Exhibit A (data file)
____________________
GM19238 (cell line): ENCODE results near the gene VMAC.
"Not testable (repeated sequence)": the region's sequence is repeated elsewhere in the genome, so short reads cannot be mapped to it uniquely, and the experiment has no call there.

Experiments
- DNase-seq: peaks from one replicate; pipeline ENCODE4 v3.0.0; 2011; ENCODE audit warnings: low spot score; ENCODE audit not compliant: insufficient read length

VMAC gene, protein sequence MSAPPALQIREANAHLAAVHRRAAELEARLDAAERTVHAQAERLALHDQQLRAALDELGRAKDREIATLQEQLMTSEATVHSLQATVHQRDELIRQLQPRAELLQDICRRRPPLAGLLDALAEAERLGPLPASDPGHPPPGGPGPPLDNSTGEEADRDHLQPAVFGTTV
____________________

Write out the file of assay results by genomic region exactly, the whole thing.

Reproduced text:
GM19238 (cell line): ENCODE results near the gene VMAC.
"Not testable (repeated sequence)": the region's sequence is repeated elsewhere in the genome, so short reads cannot be mapped to it uniquely, and the experiment has no call there.

Experiments
- DNase-seq: peaks from one replicate; pipeline ENCODE4 v3.0.0; 2011; ENCODE audit warnings: low spot score; ENCODE audit not compliant: insufficient read length

VMAC gene, protein sequence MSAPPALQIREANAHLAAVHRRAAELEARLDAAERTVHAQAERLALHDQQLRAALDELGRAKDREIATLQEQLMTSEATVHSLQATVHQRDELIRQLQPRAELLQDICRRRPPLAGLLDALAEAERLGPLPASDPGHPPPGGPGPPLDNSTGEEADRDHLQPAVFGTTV